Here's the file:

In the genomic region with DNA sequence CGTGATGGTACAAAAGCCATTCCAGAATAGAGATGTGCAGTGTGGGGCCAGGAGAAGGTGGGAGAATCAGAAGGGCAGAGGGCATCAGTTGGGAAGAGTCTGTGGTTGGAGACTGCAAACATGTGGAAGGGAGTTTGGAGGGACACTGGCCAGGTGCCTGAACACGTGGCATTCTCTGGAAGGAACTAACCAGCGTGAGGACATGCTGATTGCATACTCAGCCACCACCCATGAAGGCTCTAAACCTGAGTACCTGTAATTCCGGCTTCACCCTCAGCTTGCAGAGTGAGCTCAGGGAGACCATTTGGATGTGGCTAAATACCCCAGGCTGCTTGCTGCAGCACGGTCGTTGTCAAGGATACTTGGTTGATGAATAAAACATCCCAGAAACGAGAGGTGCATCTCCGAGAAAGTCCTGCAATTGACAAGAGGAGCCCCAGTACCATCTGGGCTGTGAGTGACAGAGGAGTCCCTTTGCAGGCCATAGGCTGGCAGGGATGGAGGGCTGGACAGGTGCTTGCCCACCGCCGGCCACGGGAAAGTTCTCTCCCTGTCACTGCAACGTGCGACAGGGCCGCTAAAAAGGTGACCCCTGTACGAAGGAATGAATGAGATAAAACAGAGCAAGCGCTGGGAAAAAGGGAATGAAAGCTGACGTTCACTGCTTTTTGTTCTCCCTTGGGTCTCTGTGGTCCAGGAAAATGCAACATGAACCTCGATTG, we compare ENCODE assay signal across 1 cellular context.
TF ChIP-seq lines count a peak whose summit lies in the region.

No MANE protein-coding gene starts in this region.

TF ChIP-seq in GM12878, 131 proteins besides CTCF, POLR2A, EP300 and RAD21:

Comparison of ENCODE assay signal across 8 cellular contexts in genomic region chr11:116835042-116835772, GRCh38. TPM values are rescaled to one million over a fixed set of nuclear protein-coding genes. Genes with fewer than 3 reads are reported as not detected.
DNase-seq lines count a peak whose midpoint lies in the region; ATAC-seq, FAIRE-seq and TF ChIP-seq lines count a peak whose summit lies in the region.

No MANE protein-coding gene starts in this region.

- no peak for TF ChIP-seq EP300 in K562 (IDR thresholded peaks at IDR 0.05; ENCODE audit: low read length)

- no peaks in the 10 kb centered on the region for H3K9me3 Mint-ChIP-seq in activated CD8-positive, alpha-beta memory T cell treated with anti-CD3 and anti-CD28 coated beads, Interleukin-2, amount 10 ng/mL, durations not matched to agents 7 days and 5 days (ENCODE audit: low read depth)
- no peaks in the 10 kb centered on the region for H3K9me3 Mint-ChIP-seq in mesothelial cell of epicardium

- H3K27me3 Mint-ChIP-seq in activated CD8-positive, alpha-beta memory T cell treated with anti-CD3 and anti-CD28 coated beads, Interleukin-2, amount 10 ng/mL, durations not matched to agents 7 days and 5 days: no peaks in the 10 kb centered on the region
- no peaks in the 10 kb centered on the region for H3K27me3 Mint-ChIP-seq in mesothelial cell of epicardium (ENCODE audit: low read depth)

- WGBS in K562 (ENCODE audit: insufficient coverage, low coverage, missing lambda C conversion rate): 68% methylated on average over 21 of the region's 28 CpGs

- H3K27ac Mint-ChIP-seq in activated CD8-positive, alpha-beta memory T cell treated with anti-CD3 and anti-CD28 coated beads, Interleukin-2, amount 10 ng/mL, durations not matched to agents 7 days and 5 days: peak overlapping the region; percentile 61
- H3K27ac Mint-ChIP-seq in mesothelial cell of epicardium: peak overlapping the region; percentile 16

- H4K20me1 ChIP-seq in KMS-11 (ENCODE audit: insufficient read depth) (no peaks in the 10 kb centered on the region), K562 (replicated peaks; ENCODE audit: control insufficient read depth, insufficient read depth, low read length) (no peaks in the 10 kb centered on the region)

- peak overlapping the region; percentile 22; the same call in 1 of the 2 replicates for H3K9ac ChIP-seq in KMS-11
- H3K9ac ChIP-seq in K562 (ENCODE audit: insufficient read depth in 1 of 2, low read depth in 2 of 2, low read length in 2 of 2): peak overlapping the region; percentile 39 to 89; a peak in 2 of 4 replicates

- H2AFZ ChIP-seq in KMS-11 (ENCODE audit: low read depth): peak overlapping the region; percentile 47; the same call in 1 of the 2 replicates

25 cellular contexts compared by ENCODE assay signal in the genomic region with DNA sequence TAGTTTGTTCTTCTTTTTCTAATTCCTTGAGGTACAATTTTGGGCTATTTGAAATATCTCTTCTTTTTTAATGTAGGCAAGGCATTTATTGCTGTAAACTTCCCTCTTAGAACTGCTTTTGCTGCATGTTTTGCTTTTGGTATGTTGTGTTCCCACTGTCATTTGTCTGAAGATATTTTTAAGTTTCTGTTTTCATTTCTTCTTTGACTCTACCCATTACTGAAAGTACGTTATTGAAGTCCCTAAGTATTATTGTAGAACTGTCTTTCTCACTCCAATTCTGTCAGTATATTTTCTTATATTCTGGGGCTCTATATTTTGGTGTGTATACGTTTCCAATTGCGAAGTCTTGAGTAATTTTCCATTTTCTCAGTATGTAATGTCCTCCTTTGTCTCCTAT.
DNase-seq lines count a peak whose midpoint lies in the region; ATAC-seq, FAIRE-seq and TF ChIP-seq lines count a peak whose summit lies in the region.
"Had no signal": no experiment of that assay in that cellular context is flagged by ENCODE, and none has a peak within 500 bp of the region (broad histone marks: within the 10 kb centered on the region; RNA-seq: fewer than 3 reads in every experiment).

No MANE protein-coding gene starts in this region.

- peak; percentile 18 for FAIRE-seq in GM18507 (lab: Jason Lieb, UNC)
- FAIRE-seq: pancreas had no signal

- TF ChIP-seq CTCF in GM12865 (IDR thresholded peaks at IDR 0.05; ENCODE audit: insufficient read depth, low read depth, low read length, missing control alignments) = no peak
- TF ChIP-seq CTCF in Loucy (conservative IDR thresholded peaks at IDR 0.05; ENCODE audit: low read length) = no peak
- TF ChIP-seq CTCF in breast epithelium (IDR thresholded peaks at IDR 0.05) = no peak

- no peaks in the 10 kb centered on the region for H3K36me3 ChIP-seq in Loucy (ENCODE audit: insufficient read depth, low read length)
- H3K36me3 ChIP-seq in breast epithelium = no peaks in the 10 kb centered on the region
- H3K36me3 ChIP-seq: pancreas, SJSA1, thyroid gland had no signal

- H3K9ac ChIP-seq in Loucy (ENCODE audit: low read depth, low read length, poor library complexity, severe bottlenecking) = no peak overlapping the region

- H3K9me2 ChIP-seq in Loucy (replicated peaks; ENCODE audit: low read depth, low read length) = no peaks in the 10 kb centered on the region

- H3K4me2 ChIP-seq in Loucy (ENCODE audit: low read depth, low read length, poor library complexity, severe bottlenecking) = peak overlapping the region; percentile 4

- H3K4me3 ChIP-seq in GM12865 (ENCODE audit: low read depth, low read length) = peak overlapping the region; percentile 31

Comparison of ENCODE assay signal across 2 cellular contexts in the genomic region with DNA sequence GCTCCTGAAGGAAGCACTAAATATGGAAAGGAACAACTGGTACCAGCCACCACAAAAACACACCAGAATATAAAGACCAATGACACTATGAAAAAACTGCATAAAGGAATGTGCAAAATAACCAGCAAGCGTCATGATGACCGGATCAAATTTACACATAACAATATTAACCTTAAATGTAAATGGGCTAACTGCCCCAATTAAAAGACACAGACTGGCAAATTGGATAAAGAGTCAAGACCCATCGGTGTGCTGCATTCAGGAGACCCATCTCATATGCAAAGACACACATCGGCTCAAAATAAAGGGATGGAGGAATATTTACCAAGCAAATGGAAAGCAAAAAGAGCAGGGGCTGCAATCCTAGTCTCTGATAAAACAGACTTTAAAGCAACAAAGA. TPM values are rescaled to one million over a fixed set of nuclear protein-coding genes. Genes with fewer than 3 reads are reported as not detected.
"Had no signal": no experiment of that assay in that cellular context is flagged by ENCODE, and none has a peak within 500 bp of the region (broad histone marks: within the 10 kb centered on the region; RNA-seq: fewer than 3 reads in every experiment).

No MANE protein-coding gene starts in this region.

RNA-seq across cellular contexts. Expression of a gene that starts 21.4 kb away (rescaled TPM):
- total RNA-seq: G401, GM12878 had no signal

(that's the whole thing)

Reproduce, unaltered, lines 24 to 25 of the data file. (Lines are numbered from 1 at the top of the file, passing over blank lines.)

- peak; percentile 18 for FAIRE-seq in GM18507 (lab: Jason Lieb, UNC)
- FAIRE-seq: pancreas had no signal